North Carolina has over 50 occupational licensing boards. These boards grant government permission slips for anyone wishing to earn a living in certain industries. Everything from landscape architects and auctioneers to dog groomers and funeral directors, are subject to such licensing requirements. The licensing boards wield tremendous power as they decide how many people in North Carolina are allowed to do a certain job. In several cases the Supreme Court has deemed North Carolina's licensing boards unconstitutional. In one such egregious case, the North Carolina Board of Dental Examiners was sued for antitrust violations by the Federal Trade Commission and lost. The North Carolina Board of Dental Examiners is a group of practicing North Carolina dentists that decide who has permission to be a dentist in the state. This restricts the supply of licensed dentists, as the dentists on the board do not want to approve any new dentists that may move into their territory and poach their customers. North Carolina has in effect created a state sponsored dental cartel. This cartel is then allowed to raise prices much higher than would otherwise exist in a truly competitive marketplace. There are several other industries that are also essentially cartels, like the Midwifery Cartel, Auctioneer Cartel, and Locksmiths Cartel. The Supreme Court declared it illegal for North Carolina licensing boards to be granted the authority to regulate their own competition. Yet North Carolina still maintains this system despite the court order to end it.
Occupational licensing is a thinly veiled scheme at creating monopolistic power to a few entrenchment entities at the expense of free market competition. These entities can charge high prices, offer horrible goods or services, and exploit their customers with impunity, as they know the government can legally limit their competition. If you are the only dentist in town, what incentive do you have to appease your customers? Competition keeps everyone honest, as people can give their business to the best dentist, but North Carolina would prefer to protect political cronies at the expense of our freedom of choice. This is a horrendous perversion of government power and regulatory authority. I will fight to my dying breath to end this anti-American practice.
The North Carolina ABC commission is another abomination of government authority. North Carolina is one of seventeen states that impose direct government control over the sale of spirits. All spirits purchases in the North Carolina must take place at a locally government operated ABC store. Do we really want the same government responsible for the DMV and the IRS running a retail business? All ABC stores can only be stocked with spirits approved by the state commission, to which distilleries must request permission for consideration.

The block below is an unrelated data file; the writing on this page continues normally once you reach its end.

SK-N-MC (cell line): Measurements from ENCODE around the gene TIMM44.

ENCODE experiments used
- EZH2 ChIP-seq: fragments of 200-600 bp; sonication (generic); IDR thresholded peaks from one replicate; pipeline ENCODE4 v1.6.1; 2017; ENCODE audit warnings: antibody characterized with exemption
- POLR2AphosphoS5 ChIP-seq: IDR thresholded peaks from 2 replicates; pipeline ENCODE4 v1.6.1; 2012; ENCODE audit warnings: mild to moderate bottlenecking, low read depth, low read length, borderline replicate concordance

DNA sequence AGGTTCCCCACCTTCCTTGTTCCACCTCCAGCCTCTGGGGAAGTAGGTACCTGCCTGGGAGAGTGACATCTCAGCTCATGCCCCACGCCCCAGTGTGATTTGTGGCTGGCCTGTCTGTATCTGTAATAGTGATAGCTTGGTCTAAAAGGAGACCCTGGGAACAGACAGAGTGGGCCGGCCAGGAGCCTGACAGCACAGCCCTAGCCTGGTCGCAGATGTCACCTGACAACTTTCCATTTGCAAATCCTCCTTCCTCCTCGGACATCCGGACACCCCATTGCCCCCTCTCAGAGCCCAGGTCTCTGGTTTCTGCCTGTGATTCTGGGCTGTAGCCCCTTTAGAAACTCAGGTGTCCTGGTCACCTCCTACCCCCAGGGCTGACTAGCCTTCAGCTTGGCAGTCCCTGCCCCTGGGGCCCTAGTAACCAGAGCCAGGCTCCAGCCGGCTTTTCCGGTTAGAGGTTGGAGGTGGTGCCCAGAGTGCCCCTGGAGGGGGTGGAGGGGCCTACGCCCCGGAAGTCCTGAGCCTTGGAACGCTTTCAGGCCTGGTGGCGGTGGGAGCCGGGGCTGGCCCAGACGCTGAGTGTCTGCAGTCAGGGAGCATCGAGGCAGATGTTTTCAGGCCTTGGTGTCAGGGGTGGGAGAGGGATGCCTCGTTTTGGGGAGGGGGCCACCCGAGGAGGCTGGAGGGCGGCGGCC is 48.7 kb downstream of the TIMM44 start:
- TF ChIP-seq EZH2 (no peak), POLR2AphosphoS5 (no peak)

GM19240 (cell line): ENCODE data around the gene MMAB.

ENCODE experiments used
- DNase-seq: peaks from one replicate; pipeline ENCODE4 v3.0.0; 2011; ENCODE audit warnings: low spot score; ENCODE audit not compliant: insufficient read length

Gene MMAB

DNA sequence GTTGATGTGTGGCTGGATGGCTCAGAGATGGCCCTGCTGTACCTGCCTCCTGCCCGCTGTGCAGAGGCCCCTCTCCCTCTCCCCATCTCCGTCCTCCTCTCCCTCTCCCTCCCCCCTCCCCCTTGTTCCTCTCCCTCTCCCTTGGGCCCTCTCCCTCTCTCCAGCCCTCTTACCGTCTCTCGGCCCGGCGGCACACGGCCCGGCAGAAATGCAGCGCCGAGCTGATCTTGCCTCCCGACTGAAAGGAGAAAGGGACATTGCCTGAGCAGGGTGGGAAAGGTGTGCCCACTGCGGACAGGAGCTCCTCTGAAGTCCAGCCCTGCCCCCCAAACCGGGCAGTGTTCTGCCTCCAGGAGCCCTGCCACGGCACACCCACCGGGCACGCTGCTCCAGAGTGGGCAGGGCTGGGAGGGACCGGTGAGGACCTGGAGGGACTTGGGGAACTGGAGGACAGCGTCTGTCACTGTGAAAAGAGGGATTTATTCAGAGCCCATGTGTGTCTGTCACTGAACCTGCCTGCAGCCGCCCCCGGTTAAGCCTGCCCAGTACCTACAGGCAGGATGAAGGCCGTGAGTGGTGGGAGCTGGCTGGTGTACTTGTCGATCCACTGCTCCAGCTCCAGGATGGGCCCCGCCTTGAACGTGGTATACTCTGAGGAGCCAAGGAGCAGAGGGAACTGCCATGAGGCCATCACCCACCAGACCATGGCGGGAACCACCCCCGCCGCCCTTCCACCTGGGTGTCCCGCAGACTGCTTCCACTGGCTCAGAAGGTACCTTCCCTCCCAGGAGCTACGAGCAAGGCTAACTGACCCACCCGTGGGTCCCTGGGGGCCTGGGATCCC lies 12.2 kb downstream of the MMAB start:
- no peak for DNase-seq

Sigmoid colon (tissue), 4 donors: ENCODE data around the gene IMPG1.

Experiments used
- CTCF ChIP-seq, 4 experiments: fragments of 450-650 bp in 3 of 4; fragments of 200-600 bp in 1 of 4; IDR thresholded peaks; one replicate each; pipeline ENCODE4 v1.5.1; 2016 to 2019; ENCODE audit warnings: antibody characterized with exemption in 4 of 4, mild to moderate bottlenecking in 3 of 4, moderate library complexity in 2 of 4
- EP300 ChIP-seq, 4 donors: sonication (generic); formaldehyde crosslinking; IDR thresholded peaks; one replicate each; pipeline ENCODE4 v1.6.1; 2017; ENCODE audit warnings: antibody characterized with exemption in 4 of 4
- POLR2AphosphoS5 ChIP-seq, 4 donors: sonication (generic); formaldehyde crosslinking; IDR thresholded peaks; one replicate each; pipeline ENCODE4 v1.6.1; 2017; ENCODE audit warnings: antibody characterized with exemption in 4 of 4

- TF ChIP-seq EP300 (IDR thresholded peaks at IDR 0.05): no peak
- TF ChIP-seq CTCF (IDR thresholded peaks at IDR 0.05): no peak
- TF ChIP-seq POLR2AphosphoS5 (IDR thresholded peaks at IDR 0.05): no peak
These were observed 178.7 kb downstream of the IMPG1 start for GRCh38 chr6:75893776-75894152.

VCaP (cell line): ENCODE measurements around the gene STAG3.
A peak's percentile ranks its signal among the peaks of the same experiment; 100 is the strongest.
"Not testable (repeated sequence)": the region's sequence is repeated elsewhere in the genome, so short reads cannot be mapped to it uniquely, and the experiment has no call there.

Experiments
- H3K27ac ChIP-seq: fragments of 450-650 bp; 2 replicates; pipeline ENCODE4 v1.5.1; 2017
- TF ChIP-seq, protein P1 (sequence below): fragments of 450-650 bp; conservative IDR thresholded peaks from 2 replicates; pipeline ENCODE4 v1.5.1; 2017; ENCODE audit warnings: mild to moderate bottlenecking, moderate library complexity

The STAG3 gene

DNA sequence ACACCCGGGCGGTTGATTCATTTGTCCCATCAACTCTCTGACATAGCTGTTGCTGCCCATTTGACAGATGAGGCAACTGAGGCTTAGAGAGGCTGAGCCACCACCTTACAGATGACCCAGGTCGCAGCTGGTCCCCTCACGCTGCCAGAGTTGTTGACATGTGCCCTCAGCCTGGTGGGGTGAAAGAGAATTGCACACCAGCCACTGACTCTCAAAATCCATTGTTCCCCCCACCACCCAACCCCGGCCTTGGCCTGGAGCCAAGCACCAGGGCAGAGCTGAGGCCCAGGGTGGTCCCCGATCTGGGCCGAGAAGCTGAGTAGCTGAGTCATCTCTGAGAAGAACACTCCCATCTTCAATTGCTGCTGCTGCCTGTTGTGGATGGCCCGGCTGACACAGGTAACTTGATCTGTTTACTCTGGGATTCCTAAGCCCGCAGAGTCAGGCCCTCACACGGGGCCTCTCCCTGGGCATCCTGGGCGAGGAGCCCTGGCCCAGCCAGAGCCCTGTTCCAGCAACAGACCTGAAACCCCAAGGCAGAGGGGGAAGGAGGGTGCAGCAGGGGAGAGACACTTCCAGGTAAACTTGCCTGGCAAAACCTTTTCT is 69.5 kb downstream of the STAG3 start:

This is why ABC stores are mainly stocked with generic and national brands. They devote entire walls to name brand flavored vodkas, yet more specialized artisanal spirits are nonexistent. Smaller craft distilleries outside of North Carolina rarely go through the trouble to sell here. In my view, this cripples an entire industry and robs the people of being able to partake in such exotic luxuries.
Why should the people of North Carolina have to choose from the approved government list as to what they can buy? In North Carolina local distilleries are not even allowed to sell their products in their own gifts shops, they have to point people down the street to the ABC store. Tourists visiting for the weekend are in for an even larger shock when they realize that while they can tour and taste craft spirits on Sunday, state laws disallows all sales.
It is my position that the ABC commission is dissolved and the sale of spirits be given the opportunity to enter the free markets. This includes giving local distilleries their autonomy to sell back. All of the states that have done away with state alcohol control boards have experienced no upticks in alcohol related crime and many even bring in more tax revenue. I see no problem with being able to purchase liquor at your local gas station or even in the grocery store. You can buy wine and beer, why not whisky and gin?
Why is gambling illegal for the people, but okay for the government? Gambling should not be illegal at all, who is the government to tell us how to spend what we earn? Why does the government enforce a gaming prohibition yet sponsor the lottery and scratch off tickets? This is a blatant hypocrisy in my view. If revenue generation is the goal, more money could be brought in if we outright legalized all gaming.
Gambling many people believe is a form of entertainment, the government should not be dictating what type of harmless entertainment is allowed. The argument that gambling is addictive, and the government needs to protect people from their own impulses implies the government is your parent. It is not the role of government to protect people from themselves. Much like seat belt laws, we are only truly free, if we are free to make our own mistakes.
While North Carolina legislatures have taken another step in the right direction by converting the state income tax to a flat tax, there are still too many unnecessary, antiquated and ridiculous taxes added to the residents. I seek to eliminate those, starting with the annual vehicle tax. A vehicle property tax implies you do not even own your own vehicle but are essentially paying for the "right" to drive. In my view the government has basically taken your right to freedom of movement, and is selling it back to you. We should not have to "rent" our own vehicles from the government.